Entering Litigation? The Tax Issues Will Require Specific Expertise
Entering into litigation is a stressful time for any business owner or CFO. While possible damages or a settlement are of utmost concern, there will also be consequences come tax time. Even your legal expenses can play a role in determining how best to minimize the tax implications of legal action. It’s important that you start planning with a tax advisor as early in the process as possible.
Taxation of Settlements and Payments
A fundamental principle of U.S. tax law is that all income is taxable, regardless of its source, unless it is specifically exempt by a section of the Internal Revenue Code (IRC). For individual taxpayers, one such exemption is found in IRC Section 104, which says that damages a taxpayer receives on account of personal physical injuries or sickness do not need to be included as part of that taxpayer’s gross income.
Note, however, that this exemption does not apply to punitive damages a court may award. If your company is the defendant in a personal injury case, knowing the potential tax treatment a plaintiff can expect is often helpful when discussing a possible settlement.
Of course, most commercial litigation involves issues other than physical injuries or sickness, and the proceeds from those cases involving business entities are usually taxable. In such cases, the critical issue is whether those proceeds are taxed as ordinary income or as a capital gain—a distinction that will have a major financial impact for a successful plaintiff.
The central question taxing authorities and courts consider when determining the tax treatment of a settlement or award is, “in lieu of what were the damages awarded?” In other words, what type of loss is the payment intended to replace?
Consider, for example, a breach of contract or intellectual property dispute. If the proceeds of such an action are intended to reimburse the plaintiff for lost profits, the award would be taxed as ordinary income. On the other hand, if the payment is actually meant to reimburse the company for damages to a capital asset, such as loss of goodwill or diminished value of its capital investment, the proceeds could be treated as a nontaxable return of capital. Any proceeds that exceed the company’s basis in that asset would be taxed as a capital gain.
Note that it does not matter how the case is settled—that is, whether it is resolved through a court judgment, negotiated settlement, arbitration, or other means. What matters is how the proceeds are characterized. To determine this, taxing agencies will look at the text of the court award or settlement agreement, but the primary evidence they consider is the wording of the original complaint or claim itself. This is why it is so important that management and legal counsel involve their tax team as early as possible whenever they consider legal action.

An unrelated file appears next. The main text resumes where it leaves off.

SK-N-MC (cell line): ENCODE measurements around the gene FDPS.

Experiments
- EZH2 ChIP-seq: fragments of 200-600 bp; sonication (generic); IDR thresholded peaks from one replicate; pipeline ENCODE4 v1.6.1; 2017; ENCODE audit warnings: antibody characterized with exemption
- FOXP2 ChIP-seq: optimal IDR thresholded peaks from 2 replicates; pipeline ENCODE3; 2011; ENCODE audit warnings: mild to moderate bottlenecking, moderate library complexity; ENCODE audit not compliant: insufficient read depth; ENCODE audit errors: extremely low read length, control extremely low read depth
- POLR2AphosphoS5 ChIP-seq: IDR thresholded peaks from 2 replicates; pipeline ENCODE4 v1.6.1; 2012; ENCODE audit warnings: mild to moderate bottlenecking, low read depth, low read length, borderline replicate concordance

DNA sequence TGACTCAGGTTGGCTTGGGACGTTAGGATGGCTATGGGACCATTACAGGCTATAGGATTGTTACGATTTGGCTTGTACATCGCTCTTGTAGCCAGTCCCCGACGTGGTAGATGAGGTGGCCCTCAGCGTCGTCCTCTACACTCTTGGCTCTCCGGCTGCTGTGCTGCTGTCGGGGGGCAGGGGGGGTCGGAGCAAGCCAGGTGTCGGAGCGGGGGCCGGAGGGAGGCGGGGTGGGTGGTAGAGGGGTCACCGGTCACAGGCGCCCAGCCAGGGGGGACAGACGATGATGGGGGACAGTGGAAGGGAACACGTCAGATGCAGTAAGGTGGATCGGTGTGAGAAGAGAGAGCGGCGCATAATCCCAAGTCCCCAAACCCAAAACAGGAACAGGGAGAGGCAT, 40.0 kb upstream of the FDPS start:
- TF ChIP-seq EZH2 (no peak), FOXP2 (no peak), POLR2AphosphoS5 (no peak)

Deductibility of Expenses
For individual taxpayers, the Tax Cuts and Jobs Act (TCJA) of 2017 eliminated most miscellaneous personal deductions—including the deductions for legal fees—until 2026. The loss of this deduction can create tax issues when legal fees are paid under a contingency arrangement. The taxpayer will be taxed on the full settlement but will not be able to deduct the portion retained by the attorney as a contingent fee. However, the TCJA made an exception to allow deductions for personal legal fees that individuals incur in employment cases involving whistleblowing or claims of unlawful discrimination.
For businesses, on the other hand, attorneys’ fees and legal costs are generally considered an ordinary and necessary business expense, making them deductible. An important exception, which was also part of the TCJA, applies to sexual harassment or sexual abuse settlements that include nondisclosure agreements. Any payments a company makes in such cases, and attorneys’ fees related to such a settlement, are specifically not deductible.
From the tax code, to court decisions, to your unique business situation, determining the best course of action when dealing with litigation-related taxation requires full breadth of knowledge and expertise. Consult early on with qualified advisors to minimize the disruption to your business and maximize savings.
Dembo Jones’ team of tax advisors have experience with all facets of business litigation, including forensic accounting, valuation, calculation, and ensuring your company can thrive following the outcome. Contact us today.